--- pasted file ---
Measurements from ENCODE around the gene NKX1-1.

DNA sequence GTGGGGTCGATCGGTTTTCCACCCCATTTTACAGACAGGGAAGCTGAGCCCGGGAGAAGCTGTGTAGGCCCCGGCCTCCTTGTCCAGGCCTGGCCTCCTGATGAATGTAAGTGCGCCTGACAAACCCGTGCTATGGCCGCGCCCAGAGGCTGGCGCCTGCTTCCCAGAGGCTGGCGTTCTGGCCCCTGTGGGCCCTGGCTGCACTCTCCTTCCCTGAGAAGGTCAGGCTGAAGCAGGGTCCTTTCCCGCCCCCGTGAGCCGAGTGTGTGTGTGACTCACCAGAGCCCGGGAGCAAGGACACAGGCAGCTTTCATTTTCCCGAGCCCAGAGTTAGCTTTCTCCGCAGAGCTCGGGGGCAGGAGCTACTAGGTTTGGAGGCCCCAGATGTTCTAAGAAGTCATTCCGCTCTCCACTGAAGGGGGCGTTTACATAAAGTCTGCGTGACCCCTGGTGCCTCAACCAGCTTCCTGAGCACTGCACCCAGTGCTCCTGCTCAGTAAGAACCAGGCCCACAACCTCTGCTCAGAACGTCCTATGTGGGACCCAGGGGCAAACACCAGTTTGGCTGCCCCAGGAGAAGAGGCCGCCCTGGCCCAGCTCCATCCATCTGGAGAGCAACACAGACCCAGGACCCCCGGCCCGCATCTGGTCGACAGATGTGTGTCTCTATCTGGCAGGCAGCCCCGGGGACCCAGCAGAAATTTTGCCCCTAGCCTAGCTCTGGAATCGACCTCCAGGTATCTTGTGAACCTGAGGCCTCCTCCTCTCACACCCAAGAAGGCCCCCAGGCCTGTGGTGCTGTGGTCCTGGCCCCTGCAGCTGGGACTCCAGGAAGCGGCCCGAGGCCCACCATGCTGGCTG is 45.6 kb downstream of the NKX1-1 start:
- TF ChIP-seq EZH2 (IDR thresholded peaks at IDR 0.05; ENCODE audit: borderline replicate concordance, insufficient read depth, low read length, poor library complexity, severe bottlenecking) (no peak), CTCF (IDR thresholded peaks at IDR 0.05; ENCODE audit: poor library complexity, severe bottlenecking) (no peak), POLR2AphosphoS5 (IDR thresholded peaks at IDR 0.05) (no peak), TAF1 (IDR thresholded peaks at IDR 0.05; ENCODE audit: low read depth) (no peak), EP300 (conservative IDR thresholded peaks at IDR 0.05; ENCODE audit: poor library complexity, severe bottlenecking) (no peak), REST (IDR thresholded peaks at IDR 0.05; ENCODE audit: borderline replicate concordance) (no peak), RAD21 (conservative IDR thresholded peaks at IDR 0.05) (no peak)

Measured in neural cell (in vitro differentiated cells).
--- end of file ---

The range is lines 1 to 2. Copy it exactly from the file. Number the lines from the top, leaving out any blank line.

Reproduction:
Measurements from ENCODE around the gene NKX1-1.

DNA sequence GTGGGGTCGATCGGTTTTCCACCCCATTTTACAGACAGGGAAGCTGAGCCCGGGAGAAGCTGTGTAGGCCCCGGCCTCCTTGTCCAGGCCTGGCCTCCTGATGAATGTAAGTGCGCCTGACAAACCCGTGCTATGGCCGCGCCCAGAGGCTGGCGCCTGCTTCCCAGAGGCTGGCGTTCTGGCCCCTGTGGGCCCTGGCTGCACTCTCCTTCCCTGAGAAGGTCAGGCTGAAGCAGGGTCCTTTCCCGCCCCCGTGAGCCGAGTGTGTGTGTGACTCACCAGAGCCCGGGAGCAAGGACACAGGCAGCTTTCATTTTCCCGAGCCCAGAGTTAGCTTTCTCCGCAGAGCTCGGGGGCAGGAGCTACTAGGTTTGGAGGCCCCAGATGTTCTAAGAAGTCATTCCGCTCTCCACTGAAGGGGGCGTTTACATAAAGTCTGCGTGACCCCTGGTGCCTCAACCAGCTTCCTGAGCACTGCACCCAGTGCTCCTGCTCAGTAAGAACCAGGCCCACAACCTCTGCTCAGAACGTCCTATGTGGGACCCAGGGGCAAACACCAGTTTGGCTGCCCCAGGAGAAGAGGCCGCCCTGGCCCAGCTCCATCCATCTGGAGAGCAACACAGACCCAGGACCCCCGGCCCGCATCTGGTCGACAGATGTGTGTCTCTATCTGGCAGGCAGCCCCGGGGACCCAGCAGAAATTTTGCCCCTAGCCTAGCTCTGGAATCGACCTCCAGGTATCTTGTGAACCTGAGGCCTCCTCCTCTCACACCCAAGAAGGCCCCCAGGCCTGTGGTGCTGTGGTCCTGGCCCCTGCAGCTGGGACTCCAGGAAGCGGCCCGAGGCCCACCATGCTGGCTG is 45.6 kb downstream of the NKX1-1 start: